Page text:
We next sought to determine whether Wnt-7a induces changes in the localization of APC in hippocampal neurons as evaluated by immunofluorescence. In control cells, APC was found mainly in neuronal soma, with a weak localization in neurites (Fig. 2Aa). Remarkably, Wnt-7a treatment induced the relocalization of APC to neurites, in which APC appeared in the form of clusters (Fig. 2Ab,Ac). As a test of specificity of these effects, a strategy was used that involved coincubation of Wnt-7a ligand with sFRP. sFRP recaptures the Wnt ligands, thereby preventing their interaction with cellular membrane-bound Frizzled receptors. Treatment of rat hippocampal neurons with both Wnt-7a and sFRP-conditioned media prevented APC clustering in neurites (images not shown), indicating the specificity of Wnt ligand action. Quantification of the numbers of APC clusters per 100 μm of neurite length showed that Wnt-7a induced a time-dependent appearance of APC clusters on neurites that was prevented in the presence of sFRP (Fig. 2Ad).
We used MAP2a/b as a marker to evaluate whether Wnt-7a-mediated translocation and clustering of APC in neurites involves dendrites. Under control conditions, APC is localized in the soma and in some neurites that correspond to MAP2a/b-labeled dendrites (Fig. 2Ba,Bc,Bd). Colocalization analysis indicates that a fraction (∼20%) of MAP2a/b colocalized with APC and that a fraction (∼55%) of APC colocalized with MAP2a/b (Fig. 2B, table). However, there was no significant increase in APC-MAP2a/b colocalization in hippocampal neurons exposed to Wnt-7a (Fig. 2Bb,Be,Bf, table), and there was no significant difference in the synchrony of signal variation (no change in ICQ values, which nevertheless demonstrate overall synchrony in colocalization of staining). Moreover, Wnt-7a treatment for 1 h induced clustering of APC in neurites (Fig. 2A), but we did not find an increase in the number of clusters contained in MAP2a/b-positive neurites (Fig. 2Bg).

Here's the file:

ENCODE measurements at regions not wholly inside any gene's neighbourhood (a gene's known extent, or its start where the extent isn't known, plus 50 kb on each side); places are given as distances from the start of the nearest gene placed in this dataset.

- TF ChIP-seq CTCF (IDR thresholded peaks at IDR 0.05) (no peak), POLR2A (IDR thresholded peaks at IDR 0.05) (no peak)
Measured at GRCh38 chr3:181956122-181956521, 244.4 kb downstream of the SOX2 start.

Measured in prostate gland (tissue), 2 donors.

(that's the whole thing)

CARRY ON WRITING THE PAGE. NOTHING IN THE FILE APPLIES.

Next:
To determine whether the APC clusters induced by Wnt-7a were axonal, we used phosphorylated Tau protein recognized by the AT8 antibody as a marker. Under control conditions, a fraction of APC (∼43%) colocalized with AT8-labeled antigen, and a fraction (∼35%) of phospho-Tau colocalized with APC (Fig. 2Ca,Cc,Cd, table). Wnt-7a treatment significantly increased the colocalization of APC and phospho-Tau (Fig. 2Cb,Ce,Cf, table). Moreover, Wnt-7a increased APC clusters in AT-8-positive neurites relative to control conditions (Fig. 2Cg). These results suggest that Wnt-7a induces a functionally relevant relocation of APC to axons in mature hippocampal neurons.
Wnt-7a induces APC clustering in presynaptic but not in postsynaptic sites in hippocampal neurons